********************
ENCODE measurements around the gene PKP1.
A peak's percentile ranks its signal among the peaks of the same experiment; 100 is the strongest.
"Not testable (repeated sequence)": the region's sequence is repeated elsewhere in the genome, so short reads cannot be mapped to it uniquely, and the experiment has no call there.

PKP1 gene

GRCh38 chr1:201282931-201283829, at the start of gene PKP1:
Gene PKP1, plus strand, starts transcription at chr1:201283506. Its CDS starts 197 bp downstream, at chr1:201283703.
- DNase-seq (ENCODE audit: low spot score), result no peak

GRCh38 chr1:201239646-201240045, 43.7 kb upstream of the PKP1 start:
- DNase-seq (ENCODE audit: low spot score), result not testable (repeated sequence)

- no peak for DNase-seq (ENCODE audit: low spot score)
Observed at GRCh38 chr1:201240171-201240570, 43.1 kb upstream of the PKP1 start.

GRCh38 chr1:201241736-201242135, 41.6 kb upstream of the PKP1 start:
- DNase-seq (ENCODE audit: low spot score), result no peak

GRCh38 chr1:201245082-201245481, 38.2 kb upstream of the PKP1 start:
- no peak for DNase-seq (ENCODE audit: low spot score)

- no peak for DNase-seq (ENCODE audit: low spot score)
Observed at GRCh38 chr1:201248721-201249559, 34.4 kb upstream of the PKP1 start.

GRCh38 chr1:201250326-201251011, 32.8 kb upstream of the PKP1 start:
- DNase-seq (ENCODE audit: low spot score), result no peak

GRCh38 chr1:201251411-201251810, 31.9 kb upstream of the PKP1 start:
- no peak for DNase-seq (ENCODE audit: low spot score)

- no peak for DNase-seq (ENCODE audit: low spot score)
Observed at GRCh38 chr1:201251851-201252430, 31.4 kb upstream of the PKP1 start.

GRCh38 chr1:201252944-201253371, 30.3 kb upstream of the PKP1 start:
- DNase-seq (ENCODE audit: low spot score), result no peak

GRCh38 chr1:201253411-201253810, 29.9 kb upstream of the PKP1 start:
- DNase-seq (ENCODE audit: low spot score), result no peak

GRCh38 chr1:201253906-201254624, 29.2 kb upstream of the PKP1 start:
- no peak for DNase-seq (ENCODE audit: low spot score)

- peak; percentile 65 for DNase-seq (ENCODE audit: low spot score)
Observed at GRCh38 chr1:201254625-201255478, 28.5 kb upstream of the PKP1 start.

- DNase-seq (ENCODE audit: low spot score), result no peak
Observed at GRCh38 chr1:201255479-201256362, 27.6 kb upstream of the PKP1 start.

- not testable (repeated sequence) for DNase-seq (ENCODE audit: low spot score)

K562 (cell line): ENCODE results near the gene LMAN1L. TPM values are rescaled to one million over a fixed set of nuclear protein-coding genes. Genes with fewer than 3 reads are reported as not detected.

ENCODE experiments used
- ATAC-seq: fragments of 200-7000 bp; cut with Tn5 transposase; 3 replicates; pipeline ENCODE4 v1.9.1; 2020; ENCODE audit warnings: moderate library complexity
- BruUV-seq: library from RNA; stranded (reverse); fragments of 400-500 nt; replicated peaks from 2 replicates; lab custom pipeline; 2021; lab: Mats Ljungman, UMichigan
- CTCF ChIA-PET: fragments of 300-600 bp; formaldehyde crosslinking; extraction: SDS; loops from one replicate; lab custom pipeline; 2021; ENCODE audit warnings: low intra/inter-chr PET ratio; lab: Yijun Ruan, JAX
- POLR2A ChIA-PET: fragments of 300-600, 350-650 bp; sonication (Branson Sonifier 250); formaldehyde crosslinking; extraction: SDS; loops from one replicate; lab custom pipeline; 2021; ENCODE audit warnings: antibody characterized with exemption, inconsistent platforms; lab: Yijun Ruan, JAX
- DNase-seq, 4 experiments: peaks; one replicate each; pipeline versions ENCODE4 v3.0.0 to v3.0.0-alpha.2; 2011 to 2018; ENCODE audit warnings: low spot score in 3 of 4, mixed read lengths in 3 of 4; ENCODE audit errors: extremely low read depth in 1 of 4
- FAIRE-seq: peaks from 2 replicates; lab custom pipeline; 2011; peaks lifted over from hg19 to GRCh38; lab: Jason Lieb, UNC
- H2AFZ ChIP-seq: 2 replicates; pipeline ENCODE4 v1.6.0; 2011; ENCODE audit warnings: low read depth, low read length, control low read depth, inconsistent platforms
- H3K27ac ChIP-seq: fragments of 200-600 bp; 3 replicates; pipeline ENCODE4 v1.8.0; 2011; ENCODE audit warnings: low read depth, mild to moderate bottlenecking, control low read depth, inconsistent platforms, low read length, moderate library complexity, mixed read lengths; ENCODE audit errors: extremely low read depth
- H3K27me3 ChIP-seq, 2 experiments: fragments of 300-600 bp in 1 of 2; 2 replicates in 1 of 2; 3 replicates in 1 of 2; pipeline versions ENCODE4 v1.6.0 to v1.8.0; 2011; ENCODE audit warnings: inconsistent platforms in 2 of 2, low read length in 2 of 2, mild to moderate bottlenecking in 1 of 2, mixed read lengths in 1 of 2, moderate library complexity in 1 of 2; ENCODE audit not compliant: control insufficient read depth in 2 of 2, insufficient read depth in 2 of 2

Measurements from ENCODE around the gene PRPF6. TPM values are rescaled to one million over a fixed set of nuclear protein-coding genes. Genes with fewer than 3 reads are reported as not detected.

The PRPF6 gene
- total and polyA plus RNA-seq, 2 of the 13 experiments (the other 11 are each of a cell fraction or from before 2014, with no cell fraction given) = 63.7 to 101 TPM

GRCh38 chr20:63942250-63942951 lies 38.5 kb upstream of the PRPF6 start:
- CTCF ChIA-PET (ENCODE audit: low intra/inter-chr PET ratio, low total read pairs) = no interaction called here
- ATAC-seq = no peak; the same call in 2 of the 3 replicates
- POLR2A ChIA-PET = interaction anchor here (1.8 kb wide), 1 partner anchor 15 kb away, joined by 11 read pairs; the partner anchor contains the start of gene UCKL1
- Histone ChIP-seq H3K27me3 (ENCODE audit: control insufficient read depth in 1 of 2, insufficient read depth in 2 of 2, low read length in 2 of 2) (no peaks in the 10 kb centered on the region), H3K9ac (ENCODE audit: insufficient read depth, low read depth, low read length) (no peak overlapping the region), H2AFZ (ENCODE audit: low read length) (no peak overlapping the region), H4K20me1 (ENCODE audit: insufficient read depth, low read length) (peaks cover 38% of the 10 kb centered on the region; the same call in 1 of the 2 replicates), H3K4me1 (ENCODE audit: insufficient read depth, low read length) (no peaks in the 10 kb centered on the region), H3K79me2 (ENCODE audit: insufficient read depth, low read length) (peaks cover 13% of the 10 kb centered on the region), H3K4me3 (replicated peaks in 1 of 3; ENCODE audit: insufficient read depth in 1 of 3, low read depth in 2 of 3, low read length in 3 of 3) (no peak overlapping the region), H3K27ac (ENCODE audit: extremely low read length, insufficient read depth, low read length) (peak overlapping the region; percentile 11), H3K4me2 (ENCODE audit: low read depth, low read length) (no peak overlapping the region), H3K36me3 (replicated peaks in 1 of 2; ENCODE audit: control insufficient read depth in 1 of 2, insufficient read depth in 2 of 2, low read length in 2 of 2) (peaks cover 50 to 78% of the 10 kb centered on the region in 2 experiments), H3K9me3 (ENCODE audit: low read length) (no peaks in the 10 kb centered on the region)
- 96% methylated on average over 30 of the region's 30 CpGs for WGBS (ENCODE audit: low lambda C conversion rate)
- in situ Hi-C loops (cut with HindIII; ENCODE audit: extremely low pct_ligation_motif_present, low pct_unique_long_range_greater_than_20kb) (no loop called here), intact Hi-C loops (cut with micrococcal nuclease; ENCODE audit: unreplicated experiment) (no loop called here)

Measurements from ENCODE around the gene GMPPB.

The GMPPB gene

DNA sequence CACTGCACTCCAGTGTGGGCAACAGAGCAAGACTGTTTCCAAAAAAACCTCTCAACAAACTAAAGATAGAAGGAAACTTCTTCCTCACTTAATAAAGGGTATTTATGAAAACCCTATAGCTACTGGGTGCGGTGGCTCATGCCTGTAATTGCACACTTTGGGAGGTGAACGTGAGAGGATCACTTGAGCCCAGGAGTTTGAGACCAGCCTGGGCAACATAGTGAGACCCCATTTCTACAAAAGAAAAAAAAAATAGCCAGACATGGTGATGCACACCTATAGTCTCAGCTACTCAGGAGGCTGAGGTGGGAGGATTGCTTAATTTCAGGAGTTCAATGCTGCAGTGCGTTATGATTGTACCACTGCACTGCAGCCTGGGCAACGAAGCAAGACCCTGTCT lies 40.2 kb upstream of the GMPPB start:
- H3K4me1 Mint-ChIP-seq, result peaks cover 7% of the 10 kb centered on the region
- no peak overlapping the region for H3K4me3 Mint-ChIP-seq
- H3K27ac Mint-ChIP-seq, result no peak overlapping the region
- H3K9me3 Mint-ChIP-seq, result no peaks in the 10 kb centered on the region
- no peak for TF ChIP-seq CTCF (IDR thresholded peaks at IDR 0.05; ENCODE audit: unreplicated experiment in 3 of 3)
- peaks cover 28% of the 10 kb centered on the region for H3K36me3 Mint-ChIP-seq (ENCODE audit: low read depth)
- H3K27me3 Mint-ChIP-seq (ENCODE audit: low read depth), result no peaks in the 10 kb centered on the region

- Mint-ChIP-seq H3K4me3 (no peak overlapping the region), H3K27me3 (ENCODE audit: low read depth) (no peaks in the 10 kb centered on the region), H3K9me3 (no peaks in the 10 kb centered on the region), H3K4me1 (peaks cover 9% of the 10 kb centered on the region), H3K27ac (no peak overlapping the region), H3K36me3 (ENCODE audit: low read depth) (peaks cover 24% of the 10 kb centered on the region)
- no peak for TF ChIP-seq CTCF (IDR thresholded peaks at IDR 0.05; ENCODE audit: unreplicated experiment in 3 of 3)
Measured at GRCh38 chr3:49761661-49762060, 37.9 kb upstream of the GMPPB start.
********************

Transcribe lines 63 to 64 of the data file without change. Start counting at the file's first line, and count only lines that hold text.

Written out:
- no peak for TF ChIP-seq CTCF (IDR thresholded peaks at IDR 0.05; ENCODE audit: unreplicated experiment in 3 of 3)
- peaks cover 28% of the 10 kb centered on the region for H3K36me3 Mint-ChIP-seq (ENCODE audit: low read depth)